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RED FRIDAY: Capitalism and the Chinese Dream

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Maybe instead of “Black Friday,” we should call it “Red Friday” because it’s the day we cast our vote for Xi and his Chinese Dream.

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“You don’t shop at Sam’s Club or Walmart, do you?” my wise friend quizzed.

“Well, not usually.” I shrugged. “But I mean, they’re priced for bulk stuff.” 

“Mmmph,” he grumbled.

It’s important to note that my friend is a respected attorney, committed coach and mentor of young minds, and has been my friend for decades. Although he respects me and my opinions, he’s not “burning for Bernie” and probably disagrees with more than a fair share of what I have to say. But respect and awareness that an opinion is an opinion can keep friendships alive for decades. That point may be important to take into this post-Paris holiday season, too.

“Every time you shop at one of those places, it’s the same as a vote for the Communist Party,” my friend grumbled.

That comment made me think.

I rarely shop at big-box stores because I read Gwenyfar’s “Live Local” columns in encore (see prvious pages, 4-5). I understand the hidden costs of cheap prices at the big-box checkout line include long supply chains, environmental damage, slave labor in other countries, depressed wages, underemployment, unemployment, and castrated collective bargaining power. I hadn’t even considered that another hidden cost is empowering Xi Jinping to make his “Chinese Dream” a reality. Communist China’s dream.

For those whose attention is so focused on radical Islam and the end of days that nothing else matters, Xi is China’s leader, and the “Chinese Dream” is his masterful advertising slogan.

Radical Islam is a problem. Radical Islam is an evil. But back when I was a wee lad, the “War of Terror” was more narrowly and clearly defined as a fight against communism. Heck, the whole Iran hostage crisis in 1979 was probably a communist plot—a bunch of backward religious zealots with borrowed AK-47s surely couldn’t threaten the greatest nation in the history of the world, right?

According to TV preachers throughout the land, godless communism would bring the end of days as prophesied in Revelations. According to politicians, it was the identified enemy of the state. Lots of soldiers with sparkling uniforms and helmets. Lots of tanks. Mean-spirited countries with clear borders, Great Walls and Berlin Walls. And bombs—lots of bombs. Between the freedom-loving USA, Russia and Red China, we stockpiled enough nuclear weaponry to destroy every living thing on the planet 70 x 7 times.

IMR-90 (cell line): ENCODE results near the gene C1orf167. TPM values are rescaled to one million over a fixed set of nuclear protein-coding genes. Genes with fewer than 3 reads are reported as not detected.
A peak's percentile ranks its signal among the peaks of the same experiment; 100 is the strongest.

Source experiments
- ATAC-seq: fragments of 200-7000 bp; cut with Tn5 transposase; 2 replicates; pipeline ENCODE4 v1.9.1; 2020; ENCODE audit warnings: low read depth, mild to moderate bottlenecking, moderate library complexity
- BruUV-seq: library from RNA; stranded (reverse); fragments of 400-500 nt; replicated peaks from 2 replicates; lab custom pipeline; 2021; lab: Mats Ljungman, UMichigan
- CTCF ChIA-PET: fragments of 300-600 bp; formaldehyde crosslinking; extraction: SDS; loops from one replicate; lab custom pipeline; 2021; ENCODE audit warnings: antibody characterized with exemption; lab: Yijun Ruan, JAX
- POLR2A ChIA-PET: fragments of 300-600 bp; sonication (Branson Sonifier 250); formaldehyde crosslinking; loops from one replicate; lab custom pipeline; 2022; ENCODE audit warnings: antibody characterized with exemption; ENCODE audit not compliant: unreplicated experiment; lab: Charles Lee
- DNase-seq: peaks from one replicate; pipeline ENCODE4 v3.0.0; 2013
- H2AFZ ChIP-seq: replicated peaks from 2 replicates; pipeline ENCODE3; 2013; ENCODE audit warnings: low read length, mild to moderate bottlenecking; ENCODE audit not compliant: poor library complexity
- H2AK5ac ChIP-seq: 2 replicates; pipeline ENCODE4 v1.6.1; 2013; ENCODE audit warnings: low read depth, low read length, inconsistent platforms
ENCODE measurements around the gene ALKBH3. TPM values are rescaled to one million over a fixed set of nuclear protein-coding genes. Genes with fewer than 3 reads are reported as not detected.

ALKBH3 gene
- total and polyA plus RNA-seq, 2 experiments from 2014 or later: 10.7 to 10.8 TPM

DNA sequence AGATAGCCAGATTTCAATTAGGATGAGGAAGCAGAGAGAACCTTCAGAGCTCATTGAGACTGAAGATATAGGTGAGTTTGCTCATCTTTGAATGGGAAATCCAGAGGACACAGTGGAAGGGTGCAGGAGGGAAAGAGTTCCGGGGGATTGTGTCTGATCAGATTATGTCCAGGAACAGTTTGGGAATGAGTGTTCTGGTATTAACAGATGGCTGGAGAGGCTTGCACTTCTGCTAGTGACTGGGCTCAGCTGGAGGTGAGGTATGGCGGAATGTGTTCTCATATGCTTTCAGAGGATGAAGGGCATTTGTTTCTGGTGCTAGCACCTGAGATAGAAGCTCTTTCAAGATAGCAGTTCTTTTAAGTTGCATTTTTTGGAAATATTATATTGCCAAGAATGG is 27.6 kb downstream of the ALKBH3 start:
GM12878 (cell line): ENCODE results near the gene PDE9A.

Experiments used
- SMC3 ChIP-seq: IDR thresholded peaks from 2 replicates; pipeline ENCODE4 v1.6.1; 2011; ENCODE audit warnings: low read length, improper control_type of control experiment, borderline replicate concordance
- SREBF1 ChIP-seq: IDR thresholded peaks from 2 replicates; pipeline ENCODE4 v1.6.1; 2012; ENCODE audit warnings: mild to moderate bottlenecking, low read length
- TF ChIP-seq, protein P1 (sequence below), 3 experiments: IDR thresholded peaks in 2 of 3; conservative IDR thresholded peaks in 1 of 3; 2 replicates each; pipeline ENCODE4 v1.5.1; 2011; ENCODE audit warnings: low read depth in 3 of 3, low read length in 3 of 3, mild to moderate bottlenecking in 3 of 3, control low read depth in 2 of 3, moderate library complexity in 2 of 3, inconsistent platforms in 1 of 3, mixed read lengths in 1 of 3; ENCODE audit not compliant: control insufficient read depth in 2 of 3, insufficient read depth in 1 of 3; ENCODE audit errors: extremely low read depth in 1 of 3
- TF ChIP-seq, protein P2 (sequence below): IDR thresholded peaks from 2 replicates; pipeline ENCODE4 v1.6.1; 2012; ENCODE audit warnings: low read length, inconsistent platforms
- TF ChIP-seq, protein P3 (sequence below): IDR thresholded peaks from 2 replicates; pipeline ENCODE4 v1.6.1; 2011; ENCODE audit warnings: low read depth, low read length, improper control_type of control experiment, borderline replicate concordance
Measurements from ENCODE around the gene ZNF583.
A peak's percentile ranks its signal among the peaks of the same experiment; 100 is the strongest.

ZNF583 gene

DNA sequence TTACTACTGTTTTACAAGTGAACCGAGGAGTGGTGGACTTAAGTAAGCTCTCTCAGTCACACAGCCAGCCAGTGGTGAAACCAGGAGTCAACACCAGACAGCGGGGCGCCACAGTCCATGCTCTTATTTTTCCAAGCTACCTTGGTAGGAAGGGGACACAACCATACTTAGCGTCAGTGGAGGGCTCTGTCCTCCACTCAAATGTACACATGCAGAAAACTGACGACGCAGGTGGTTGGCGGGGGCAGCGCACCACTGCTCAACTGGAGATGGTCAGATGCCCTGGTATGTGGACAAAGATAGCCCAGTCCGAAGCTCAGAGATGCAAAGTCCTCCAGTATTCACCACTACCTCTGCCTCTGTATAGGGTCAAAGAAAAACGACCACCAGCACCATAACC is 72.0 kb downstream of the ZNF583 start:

After Reagan tore down the Berlin Wall with his bare hands and reduced Russia to rubble—with his winning smile and “trust but verify” tagline—I guess I forgot about the Red Scare. Freedom and capitalism (redundant terms to some economic zealots) had won the day. After 1989 clearly the real harbinger of the end of days was radical Islam. 

Even with religious zealots raising hell all over creation, after my friend’s strong reminder, I checked in on communist China. In October China posted a trade surplus of $61.6 billion, the largest in its history, meaning it’s shipping out the goods way more than it’s importing them. It is stocking Uncle Sam’s shelves and pocketing the profit. Walmart and other retailers might as well raise a red flag in the parking lot.

China’s GDP is on a slow steady rise as opposed to our capitalist roller coaster. Its middle class is slowly growing. It’s slowly addressing serious human rights issues. Its military isn’t fighting a religion. And it’s actually working on climate change as a real problem.

So, tell me again how Reagan defeated the commies.

The day after Thanksgiving is called Black Friday because that’s the beginning of the time when businesses finally turned a profit for the year. Maybe we should call it Red Friday because it’s the day we cast our vote for Xi and his Chinese Dream.

Maybe we flag-waving capitalist patriots should think about identified enemies of the state differently. Communism, capitalism, Islam, Christianity are all borderless notions that really don’t require a nation. Not even the Marines can kill a borderless idea. Then again, compassion is a serious nationless notion, too.

Ah, that’s too much to think about.

I’m going shopping. 

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